There Is Magic in the Telling … There is an extraordinary recording of Lazaris’ called ‘Discovering the Dreamer from Lemuria’ in which Lazaris takes the listener on a brilliantly beautiful meditation to meet The Dreamer and to enlist The Dreamer’s help in ‘dreaming into reality’ something the listener wants to create. The article that follows is an excerpt of the part of that tape in which Lazaris paints a lush portrait of the land that was (and is!) Lemuria and of its incredibly beautiful Dreamers. It’s a description you may want to read more than once, for ‘there is magic in the telling,’ and perhaps more than a bit of memory as well …
Lemuria is a Land That Imagination Forgot. Many will speak of it as legend or as fantasy or even as mythology. And that is perfectly fine; we have no objection. However, Lemuria was real in the physical fact, in the physical world. But it will never be conclusively proved to have been so. No amount of archaeological or anthropological exploration will ever conclusively prove that Lemuria ever existed. Because, you see, Lemuria existed beyond the Bridge of Belief, beyond the Bridge of Belief in the realm that God and God/Goddess/All That Is exist.
Lemuria was, and Lemuria is. Past tense and present tense. Lemuria is still real. Even now, it is still existing beyond that Bridge, and it is only to be found by the individual, only to be found by you, the individual you who is willing to cross that Bridge. And it is only to be found by those who are brave enough and courageous enough to suspend the illusion, the physical illusion, and to cross over that Bridge of Belief into the real, into the metaphysical realness to find the Land That Imagination Forgot, and in that land to find the Dreamer.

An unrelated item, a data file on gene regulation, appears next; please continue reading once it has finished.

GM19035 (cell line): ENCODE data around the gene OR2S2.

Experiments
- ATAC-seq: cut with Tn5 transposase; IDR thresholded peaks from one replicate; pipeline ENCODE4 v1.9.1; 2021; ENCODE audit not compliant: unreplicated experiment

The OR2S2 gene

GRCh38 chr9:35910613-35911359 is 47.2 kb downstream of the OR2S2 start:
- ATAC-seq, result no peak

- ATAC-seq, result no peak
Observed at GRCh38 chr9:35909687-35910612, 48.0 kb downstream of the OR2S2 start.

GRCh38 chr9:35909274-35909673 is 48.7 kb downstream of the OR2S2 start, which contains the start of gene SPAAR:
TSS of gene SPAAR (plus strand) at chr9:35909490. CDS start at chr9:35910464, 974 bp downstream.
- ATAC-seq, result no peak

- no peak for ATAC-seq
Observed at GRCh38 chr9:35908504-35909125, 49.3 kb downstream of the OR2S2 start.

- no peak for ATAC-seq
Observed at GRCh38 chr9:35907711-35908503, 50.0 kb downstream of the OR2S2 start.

And as you cross the Bridge of Belief, as you imagine yourself lifting out of the logic and reason of the consensus reality, moving beyond time and space and beyond time-space, you can find that land that is and has been forgotten in imagination.
As one were to approach Lemuria by air, it would be located in the Pacific Ocean, far from other land masses, to be sure. And one would note first what seemed to be a cloud or a mist that seemed to hang low over the ocean. And out of that mist would poke mountain peaks that would be black rock … very dark, very black, like coal almost, almost shiny against the soft mist.
Indeed as one would be flying over it in one’s journey beyond the Bridge of Belief, one would perhaps miss it quite entirely, because all that would seem to be there was this innocuous sort of mist, with these mountain peaks that seemed to be sticking through. But as you would descend into that mist toward those black mountain peaks into what seems to be a black-and-white reality against the otherwise blue sea, you would emerge beneath the mist and see before you a most glorious land. It was a huge island, an island so large that people could live and die upon it without ever knowing they were on an island.